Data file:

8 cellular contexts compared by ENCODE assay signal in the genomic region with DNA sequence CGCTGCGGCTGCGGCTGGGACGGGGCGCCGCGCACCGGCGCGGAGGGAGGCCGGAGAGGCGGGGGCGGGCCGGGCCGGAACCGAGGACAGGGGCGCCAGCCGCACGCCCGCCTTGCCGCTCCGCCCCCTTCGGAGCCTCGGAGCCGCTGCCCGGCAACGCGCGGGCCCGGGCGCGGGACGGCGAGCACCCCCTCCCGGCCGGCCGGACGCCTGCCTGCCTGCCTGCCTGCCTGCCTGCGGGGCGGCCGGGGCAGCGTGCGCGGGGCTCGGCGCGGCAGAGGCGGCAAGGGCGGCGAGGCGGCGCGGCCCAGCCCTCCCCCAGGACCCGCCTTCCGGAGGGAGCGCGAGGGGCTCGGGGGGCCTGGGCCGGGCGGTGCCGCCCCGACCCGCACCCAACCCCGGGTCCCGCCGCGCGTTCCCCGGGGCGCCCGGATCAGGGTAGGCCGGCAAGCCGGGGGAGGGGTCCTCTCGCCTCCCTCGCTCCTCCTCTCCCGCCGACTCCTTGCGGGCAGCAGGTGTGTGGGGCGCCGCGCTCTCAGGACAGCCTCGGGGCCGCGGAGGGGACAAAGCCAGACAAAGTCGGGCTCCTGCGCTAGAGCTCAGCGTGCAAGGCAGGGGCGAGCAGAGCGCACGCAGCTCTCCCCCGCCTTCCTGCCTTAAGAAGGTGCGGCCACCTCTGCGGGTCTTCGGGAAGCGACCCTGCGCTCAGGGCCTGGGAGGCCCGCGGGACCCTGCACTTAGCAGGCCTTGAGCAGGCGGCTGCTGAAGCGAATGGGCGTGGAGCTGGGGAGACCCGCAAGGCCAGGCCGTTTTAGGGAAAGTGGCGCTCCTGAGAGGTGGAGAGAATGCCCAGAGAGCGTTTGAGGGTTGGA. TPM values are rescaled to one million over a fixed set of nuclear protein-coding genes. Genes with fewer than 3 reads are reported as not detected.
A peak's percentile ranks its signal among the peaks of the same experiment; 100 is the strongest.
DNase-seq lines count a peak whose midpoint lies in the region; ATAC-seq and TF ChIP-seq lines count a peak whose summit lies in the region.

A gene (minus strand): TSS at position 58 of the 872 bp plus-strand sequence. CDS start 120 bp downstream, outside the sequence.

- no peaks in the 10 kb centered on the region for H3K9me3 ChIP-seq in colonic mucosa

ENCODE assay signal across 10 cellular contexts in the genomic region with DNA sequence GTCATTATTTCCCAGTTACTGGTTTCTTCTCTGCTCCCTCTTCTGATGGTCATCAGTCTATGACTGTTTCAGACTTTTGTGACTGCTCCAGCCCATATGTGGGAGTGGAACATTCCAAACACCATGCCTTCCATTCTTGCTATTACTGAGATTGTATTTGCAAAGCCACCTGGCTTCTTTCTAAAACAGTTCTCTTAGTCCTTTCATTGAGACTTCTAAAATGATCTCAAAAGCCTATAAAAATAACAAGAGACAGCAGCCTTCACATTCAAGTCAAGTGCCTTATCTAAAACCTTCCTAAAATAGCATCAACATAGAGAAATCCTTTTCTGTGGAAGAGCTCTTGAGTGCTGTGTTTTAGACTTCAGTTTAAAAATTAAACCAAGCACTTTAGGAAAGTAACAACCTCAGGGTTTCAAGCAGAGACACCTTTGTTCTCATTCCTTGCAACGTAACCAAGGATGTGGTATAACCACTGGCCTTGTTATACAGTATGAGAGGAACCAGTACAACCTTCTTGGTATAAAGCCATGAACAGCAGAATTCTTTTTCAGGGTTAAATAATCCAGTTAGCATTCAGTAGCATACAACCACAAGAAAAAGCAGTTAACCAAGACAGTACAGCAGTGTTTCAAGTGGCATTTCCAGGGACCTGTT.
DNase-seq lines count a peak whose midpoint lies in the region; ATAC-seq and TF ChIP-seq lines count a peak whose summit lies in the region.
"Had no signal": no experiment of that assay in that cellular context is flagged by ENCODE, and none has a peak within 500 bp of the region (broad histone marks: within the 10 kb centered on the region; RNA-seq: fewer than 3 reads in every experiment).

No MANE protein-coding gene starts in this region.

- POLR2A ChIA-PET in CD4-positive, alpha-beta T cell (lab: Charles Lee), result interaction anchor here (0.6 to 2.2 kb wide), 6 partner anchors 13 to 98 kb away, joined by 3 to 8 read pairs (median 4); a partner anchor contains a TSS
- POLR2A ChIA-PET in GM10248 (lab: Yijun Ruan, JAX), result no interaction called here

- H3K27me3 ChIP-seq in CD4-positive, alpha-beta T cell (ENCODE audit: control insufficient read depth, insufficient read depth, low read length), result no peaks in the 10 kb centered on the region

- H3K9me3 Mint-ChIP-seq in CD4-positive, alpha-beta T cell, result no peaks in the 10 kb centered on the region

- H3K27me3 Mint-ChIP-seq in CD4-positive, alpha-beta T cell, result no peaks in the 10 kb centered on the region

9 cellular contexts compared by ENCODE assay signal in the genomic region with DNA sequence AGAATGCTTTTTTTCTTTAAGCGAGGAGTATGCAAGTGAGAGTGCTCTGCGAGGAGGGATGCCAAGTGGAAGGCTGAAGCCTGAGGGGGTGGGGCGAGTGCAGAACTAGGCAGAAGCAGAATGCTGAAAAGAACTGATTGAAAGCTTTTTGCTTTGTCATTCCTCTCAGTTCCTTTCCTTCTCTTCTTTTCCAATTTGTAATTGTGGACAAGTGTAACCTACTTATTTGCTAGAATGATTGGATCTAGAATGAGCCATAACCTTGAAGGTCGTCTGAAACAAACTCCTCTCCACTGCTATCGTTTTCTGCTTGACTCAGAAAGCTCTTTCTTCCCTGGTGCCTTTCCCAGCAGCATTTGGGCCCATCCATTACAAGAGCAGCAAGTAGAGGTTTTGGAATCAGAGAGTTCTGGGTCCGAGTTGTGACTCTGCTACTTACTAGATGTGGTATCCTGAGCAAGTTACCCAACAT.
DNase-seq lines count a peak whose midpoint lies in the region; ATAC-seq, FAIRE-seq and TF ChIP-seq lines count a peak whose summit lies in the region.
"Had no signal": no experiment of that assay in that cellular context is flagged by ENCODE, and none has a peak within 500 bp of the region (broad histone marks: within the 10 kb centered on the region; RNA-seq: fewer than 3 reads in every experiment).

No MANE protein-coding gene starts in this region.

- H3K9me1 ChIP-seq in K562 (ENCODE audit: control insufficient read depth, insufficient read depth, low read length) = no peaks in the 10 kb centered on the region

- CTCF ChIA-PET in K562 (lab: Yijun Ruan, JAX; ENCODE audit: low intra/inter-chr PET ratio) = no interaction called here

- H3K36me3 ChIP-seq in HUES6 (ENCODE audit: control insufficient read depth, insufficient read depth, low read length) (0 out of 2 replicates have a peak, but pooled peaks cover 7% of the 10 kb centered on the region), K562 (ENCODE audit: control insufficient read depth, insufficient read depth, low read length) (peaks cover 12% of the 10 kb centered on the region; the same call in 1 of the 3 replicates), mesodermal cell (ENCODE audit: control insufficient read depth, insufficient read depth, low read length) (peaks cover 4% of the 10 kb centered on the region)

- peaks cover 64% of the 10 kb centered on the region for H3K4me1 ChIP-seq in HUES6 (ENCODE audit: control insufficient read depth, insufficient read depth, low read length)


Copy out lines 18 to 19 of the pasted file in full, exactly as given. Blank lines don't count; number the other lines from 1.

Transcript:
No MANE protein-coding gene starts in this region.

- H3K9me1 ChIP-seq in K562 (ENCODE audit: control insufficient read depth, insufficient read depth, low read length) = no peaks in the 10 kb centered on the region